Alas, despite its few good points, 'August Rush' just is not a very good movie. I liked most of the performances, and it is well-directed in spots. But it reeks of pretentiousness, and for most of its runtime it is just plain corny. Add to that a conclusion that's quite unsatisfying the poorly-conceived Williams character, and you have a bit of a mess. Fans of overt sentimentality might still find something to connect with in 'August Rush,' but all others, you've been warned.
'August Rush' comes to Blu-ray in a 1080p/VC-1 encode (at 2.40:1). It's may not be a visually spectacular film, but it's a very good-looking one.
The source is as pristine as you would expect from a new release. There is slight grain but it keeps 'August Rush' film-like, which is a benefit. The cinematography makes nice use of well-saturated colors that are not overtorqued, and the palette of warm oranges, browns, and blues is very attractive. Fleshtones also remain natural (particularly close-ups, which excel). The image is always detailed, with strong depth, so I was always aware that I was watching high-def and not a standard DVD.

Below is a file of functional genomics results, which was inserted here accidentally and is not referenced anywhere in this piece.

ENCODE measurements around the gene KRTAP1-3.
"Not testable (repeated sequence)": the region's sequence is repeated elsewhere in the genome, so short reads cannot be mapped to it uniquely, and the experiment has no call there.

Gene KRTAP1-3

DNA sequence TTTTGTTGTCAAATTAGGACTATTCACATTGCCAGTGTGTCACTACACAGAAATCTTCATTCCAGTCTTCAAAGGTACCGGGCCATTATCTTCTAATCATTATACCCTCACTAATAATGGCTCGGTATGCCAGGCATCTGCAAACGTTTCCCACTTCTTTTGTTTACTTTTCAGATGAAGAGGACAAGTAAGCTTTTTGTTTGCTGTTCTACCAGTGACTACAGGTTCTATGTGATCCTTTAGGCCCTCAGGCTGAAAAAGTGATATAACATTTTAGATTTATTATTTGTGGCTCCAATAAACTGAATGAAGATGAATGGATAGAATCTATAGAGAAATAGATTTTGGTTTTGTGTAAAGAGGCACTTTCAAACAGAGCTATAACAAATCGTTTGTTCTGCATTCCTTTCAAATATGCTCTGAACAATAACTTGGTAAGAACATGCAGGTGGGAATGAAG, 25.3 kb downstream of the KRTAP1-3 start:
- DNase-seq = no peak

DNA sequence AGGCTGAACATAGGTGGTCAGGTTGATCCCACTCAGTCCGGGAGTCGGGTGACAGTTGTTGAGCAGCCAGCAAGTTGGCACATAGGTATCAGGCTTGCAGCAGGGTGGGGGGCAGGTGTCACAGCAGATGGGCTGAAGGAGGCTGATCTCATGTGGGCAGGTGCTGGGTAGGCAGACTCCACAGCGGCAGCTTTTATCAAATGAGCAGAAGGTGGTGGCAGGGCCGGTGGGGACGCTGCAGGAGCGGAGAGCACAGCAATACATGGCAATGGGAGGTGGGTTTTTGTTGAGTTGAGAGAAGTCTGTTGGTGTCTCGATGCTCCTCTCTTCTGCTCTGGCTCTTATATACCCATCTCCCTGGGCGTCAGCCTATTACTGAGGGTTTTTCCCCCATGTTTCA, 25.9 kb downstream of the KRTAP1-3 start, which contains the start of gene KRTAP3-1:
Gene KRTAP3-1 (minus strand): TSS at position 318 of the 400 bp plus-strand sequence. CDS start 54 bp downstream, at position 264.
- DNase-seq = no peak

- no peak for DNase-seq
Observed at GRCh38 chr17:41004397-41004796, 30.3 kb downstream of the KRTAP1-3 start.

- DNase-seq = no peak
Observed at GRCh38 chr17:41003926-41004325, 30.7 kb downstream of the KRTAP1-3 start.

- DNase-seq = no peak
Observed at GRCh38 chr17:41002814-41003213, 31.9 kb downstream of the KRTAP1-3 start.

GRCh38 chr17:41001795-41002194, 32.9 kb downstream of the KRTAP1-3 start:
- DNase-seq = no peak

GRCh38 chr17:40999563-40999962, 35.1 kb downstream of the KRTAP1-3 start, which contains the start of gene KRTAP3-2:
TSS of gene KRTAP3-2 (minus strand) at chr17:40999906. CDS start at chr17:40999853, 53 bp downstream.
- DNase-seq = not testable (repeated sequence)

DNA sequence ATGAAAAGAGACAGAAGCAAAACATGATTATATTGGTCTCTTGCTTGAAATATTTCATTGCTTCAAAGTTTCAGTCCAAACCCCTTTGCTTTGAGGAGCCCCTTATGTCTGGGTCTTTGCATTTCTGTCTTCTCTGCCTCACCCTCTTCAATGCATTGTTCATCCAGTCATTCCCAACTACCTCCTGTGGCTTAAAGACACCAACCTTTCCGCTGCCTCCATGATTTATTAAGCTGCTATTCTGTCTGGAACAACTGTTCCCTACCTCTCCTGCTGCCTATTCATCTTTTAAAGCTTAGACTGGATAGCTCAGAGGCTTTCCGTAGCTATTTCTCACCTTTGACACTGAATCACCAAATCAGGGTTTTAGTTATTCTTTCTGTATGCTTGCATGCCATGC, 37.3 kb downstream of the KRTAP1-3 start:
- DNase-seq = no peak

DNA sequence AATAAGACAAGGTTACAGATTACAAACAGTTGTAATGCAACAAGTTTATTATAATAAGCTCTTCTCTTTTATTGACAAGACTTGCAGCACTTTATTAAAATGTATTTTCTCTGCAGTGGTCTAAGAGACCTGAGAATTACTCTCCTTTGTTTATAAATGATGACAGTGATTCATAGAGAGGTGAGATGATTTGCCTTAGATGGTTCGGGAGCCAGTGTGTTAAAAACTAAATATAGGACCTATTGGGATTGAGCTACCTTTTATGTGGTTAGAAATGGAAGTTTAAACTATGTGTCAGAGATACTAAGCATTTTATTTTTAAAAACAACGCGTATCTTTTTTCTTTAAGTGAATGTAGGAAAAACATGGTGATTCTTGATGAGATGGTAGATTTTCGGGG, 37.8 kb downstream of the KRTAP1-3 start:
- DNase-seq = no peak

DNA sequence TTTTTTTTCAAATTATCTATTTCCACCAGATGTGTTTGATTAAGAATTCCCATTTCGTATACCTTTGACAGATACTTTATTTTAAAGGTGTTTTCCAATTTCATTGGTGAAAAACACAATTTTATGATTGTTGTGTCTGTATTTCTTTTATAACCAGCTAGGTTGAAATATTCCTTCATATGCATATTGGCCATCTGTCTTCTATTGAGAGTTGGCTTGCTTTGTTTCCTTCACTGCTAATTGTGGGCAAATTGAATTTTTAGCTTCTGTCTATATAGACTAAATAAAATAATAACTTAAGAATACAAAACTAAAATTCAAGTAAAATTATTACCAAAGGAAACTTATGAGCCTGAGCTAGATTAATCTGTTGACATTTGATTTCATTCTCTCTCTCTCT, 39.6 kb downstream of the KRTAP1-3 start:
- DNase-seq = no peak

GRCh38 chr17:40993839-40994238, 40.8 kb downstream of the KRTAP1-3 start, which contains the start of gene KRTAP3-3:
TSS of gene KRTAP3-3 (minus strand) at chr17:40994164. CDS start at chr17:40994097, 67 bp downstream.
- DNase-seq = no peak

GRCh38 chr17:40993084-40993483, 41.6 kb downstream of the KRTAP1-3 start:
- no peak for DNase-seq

Unfortunately, I was bugged by a tendency to lighten up the film in the mid-range, making the transfer appear slightly washed out. Blacks are still consistent, but I longed for a bit more punch -- it's prominent enough that I was frequently distracted. To Warner's credit, there is no edge enhancement, so the image retains a pleasing realism without looking too soft. This is also a good VC-1 encode, and I noticed no major artifacts.